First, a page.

Yet, I do think his analysis of the ACARS data flow's partly incorrect. IPCUL 231 is an immediate rejection (i.e. failed hand-shake), not IPCUL 311. The fact that it appeared so soon after the last 311 error (see message No. 20) seems to me that the plane was no longer airborne, otherwise the hand-shake would succeed (unless it were out of radio contact in-air, in which case a new station would've been selected.) He even states himself that 311 is only sent after 9 unacknowledged uplinks.

Woody Box provides an example of American 11 receiving UBLKs while idling at the airport, so it's possible that United 93 had landed somewhere by 10:12 and the pilot pulled the circuit breaker shortly after. That's how I would explain the "IPCUL 231" errors, anyhow.

When paired with this article from another researcher, which examines the ACARS uplink sent to United 175 at 9:51, it's in my view among the best evidence that 9/11 was indeed a false flag, and indirect evidence that drones were used in the attacks. My thinking goes like this:

Planes still airborne past their supposed crash times → Flights were duplicated → The buildings were not struck by the original flights→ only a State has the resources to co-ordinate an operation with that implied level of complexity and complicity (elements within NORAD, the Joint Chiefs of Staff, the national security state in general...etc.) → 9/11 was a false flag.

The last sent message to United 93 indicates that it was in the vicinity of Champaign, Illinois at 10:11 a.m. (ground station CMI):

https://kapitalgate.files.wordpress.com ... df#page=53

Champaign, Illinois is over 400 miles away from Shanksville, Pennsylvania, and the 10:11 a.m. message was received by the aircraft as confirmed by Michael J. Winter and David Knerr. ACARS has a theoretical 200 mile range at FL 290 in ideal conditions, and in real world conditions the reliable range is often half that, to no more than 150 nautical miles considering terrain contours, signal power level decay over distance, etc.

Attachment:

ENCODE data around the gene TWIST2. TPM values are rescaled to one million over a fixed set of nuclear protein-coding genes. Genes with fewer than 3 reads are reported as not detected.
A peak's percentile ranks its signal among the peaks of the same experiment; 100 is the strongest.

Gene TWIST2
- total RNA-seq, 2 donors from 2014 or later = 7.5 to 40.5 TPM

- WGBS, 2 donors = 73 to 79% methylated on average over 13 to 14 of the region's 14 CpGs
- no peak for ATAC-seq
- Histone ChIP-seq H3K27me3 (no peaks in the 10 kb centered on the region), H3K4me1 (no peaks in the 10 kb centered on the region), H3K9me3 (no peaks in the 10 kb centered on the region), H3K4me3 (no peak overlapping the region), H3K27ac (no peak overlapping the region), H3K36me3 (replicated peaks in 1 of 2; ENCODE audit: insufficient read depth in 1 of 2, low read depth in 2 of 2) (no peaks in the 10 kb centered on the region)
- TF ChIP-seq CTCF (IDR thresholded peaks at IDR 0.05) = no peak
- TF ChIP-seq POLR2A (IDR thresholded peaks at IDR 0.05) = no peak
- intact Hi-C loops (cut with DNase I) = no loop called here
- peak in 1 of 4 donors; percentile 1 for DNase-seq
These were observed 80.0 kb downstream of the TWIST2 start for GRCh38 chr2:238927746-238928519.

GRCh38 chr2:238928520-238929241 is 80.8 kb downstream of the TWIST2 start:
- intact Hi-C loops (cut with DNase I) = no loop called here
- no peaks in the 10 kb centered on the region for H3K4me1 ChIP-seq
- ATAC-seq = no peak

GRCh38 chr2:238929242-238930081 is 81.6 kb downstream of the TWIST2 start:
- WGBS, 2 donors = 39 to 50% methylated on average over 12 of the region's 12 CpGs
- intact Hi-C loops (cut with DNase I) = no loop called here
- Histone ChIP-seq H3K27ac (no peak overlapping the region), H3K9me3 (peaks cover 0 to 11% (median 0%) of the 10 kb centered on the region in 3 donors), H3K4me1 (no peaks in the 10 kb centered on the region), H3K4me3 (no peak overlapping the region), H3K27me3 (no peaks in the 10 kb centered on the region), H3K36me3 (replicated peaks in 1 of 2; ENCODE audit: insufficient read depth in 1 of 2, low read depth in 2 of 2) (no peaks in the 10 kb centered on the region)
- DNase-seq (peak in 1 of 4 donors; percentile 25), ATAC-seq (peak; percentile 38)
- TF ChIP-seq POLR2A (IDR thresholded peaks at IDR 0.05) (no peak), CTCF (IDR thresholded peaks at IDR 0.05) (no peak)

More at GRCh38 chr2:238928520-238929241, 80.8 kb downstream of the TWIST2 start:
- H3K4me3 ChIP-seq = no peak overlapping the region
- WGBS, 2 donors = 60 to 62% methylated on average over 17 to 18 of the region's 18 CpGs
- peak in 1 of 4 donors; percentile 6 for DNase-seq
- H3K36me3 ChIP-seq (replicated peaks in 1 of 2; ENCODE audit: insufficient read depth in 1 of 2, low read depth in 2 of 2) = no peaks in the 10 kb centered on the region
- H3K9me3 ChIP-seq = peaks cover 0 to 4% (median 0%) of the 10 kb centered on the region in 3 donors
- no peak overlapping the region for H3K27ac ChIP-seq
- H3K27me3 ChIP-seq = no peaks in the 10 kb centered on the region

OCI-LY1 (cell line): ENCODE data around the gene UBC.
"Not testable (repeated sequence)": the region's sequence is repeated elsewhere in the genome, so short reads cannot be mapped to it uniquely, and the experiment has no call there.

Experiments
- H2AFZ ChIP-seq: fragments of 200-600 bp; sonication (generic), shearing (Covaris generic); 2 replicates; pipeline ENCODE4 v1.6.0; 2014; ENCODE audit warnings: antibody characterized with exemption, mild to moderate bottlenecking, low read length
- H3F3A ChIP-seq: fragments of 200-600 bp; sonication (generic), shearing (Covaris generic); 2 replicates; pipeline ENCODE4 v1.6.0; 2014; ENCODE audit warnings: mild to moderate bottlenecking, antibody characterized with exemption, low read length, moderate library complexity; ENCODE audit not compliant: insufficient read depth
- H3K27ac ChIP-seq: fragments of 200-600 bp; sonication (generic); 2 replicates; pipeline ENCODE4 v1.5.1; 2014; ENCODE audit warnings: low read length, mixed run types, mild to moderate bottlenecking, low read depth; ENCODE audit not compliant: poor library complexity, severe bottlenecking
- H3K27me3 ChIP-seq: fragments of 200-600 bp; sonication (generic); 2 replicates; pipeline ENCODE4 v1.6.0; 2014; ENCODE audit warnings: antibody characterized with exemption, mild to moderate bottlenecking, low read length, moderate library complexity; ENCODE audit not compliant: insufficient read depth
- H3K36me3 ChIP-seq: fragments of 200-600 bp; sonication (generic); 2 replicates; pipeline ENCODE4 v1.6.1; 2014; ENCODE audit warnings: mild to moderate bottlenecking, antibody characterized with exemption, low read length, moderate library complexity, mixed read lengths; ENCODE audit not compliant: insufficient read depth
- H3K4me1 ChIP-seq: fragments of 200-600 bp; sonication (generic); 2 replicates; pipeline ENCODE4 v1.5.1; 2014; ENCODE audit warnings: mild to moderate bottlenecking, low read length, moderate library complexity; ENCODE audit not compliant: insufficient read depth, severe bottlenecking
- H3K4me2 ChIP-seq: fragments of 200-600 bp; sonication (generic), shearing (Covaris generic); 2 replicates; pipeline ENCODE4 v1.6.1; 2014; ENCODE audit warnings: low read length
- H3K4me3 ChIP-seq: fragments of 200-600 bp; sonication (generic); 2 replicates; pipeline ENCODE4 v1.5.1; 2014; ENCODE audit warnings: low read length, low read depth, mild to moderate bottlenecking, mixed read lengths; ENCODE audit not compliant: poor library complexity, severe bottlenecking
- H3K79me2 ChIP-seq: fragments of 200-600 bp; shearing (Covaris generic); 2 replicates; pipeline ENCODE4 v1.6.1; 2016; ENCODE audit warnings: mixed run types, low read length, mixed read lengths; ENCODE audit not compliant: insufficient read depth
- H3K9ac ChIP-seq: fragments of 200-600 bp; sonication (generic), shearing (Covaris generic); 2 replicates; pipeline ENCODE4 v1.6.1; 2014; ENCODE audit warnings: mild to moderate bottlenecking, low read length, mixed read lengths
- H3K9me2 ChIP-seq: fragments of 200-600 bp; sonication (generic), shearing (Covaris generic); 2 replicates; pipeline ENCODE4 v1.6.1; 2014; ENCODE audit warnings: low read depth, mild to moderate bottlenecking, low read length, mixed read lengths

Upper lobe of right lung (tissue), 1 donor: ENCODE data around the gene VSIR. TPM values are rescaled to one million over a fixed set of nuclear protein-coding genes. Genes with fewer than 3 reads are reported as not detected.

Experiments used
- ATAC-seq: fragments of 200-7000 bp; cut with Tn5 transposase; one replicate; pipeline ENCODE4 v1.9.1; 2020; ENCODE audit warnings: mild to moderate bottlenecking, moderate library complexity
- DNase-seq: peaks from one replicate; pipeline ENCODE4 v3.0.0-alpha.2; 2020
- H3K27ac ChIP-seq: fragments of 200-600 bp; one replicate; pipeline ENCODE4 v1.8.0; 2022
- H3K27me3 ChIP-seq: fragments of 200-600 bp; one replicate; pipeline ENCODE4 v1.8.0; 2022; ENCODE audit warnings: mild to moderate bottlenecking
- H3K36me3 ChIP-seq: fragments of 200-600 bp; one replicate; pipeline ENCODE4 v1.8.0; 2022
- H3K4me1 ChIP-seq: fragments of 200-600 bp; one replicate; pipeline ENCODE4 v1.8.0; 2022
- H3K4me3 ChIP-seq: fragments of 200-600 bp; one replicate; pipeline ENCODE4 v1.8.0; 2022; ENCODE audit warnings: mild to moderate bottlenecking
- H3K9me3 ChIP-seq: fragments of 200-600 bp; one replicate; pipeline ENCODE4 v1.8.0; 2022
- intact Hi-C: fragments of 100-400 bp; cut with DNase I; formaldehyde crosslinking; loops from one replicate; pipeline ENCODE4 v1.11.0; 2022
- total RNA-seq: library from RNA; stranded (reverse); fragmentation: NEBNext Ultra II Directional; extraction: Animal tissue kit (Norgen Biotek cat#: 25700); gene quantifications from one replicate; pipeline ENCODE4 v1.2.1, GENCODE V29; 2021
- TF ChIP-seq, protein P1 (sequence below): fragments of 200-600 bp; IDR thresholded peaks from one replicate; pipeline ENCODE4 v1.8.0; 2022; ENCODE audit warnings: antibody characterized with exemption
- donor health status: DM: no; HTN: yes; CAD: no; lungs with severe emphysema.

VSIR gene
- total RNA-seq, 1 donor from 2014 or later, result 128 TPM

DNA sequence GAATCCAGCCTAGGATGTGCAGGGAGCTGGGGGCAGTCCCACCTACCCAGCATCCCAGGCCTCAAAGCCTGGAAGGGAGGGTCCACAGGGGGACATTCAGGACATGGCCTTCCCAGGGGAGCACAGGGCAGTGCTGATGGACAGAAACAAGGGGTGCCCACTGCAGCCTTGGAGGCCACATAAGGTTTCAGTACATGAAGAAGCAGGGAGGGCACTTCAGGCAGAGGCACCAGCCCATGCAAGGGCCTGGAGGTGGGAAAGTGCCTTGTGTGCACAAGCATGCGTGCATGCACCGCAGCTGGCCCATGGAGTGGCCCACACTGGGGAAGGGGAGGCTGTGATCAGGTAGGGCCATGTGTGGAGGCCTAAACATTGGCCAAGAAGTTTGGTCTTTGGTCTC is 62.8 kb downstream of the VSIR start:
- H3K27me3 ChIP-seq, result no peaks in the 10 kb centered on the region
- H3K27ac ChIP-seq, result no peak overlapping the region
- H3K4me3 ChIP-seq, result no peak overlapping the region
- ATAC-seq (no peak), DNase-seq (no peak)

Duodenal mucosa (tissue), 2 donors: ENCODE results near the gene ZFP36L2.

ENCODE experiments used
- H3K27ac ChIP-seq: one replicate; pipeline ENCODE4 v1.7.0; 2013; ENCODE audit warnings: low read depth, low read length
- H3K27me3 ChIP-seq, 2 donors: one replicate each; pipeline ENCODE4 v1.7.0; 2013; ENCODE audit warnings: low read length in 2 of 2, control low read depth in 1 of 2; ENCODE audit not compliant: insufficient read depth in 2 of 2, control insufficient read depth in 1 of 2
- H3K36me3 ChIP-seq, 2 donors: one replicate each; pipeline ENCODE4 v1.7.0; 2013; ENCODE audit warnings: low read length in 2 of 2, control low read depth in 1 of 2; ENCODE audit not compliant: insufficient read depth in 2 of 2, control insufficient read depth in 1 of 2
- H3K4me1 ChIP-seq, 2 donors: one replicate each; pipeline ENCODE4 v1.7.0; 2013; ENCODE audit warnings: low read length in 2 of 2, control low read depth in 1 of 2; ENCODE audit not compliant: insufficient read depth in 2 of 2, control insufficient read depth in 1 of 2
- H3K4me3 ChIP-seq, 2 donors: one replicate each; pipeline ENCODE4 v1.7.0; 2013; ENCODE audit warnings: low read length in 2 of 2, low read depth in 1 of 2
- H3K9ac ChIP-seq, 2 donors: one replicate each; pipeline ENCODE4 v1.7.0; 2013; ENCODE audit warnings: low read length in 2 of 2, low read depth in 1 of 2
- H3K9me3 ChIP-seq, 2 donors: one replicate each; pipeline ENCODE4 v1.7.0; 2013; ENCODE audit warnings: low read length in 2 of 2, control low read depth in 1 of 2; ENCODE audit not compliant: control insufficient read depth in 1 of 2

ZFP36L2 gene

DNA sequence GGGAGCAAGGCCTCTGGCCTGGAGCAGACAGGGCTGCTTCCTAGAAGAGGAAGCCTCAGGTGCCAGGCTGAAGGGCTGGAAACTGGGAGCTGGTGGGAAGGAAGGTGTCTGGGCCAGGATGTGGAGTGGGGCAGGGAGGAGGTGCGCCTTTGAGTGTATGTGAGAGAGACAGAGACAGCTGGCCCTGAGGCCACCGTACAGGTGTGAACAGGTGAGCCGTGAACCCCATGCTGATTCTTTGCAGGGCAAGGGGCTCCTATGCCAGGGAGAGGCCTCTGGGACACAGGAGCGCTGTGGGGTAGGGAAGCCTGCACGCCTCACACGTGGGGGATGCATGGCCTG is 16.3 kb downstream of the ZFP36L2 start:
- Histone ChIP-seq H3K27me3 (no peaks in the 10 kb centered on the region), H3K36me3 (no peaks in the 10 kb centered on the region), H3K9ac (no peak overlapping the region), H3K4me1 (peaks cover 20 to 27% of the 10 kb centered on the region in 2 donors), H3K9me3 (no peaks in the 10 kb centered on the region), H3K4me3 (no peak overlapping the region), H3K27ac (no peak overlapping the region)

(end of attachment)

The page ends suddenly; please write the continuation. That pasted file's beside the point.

(Reference: "VHF propagation from aircraft at 130 MHz", by Dennis Cimino, US Navy Combat Systems Technician. This additional commentary below was posted by Sergio, which I presume is partly an e-mail excerpt from Cimino):
Addendum: The truth is that the transmission lines and, in fact, the essential grounding terminations on most airliners are degraded over time, which in fact increases the insertion losses between the antenna and the rack on the plane by (using signal generators and power meters) as much as 6 dB more than normal. That's why ARINC specifically states "up to 200 nautical miles" at FL 290 (29,000 feet) as maximum range.

What happens in reality is that, due to overall crappy maintenance and corrosion on aircraft skins, with the bonding so questionable for the transmission line shield integrity at the antenna connector being so generally not optimal, it's a stretch to really get that 200 miles very often except with very new aircraft or exceptionally well maintained airplanes. Cyclical maintenance schedules do not even touch routine corrosion prevention on these antenna grounding plates unless the plane is removed from service and then completely overhauled. Bottom line: a range of 180 nautical miles at best.

But now let's take a closer look at the quote that JREF people use to “prove” that VHF ACARS has a range of 250 nautical miles. The title of the document is “Signal-In-Space Minimum Aviation System Performance Standards (MASPS) For Advanced VHF Digital Data Communications Including Compatibility With Digital Voice Techniques”. I will now quote the complete paragraph as it is (pp. 48–49):
The propagation characteristics of the VHF band restrict transmission and reception to essentially line-of-sight conditions. The maximum line of-sight range for an enroute aircraft at an altitude of 30,000 feet is about 250 nautical miles. The radio range decreases at lower altitudes to astrictly localized coverage when the aircraft is on the ground. The normal index of refraction of the atmosphere is greater than unity, which extends the possible range of VHF transmissions most of the time.

However, the refractivity varies widely, resulting in a significantly lower reliability of extended-range communications. The VHF radio channel is subject to slow and fast fading due to time varying multipath, obstruction of the radio line of sight, and changes in atmospheric conditions. The predominantly line-of-sight nature of VHF radio limits its use for air-ground and ground-air communications to airspace that can be served by land-based stations. Thus, coverage is limited to reasonably accessible over-land areas. Air-to-air communication is possible in any airspace, subject to the constraints of line-of-sight, transmitter effective radiated power, and receiver subsystem sensitivity.
The first part not marked in bold is the part that supporters of the official story of 9/11, selectively quote. The second part marked in bold is what he knowingly omitted. And why did he omit it? Because, if read in its entirety, the above paragraph clearly proves the contrary of what intended by the poster. While 250 nm is to be considered as the max. technical line of-sight range at an altitude of 30,000 ft, in reality ground-air communications are limited by physical constraints such as "transmitter effective radiated power, and receiver subsystem sensitivity".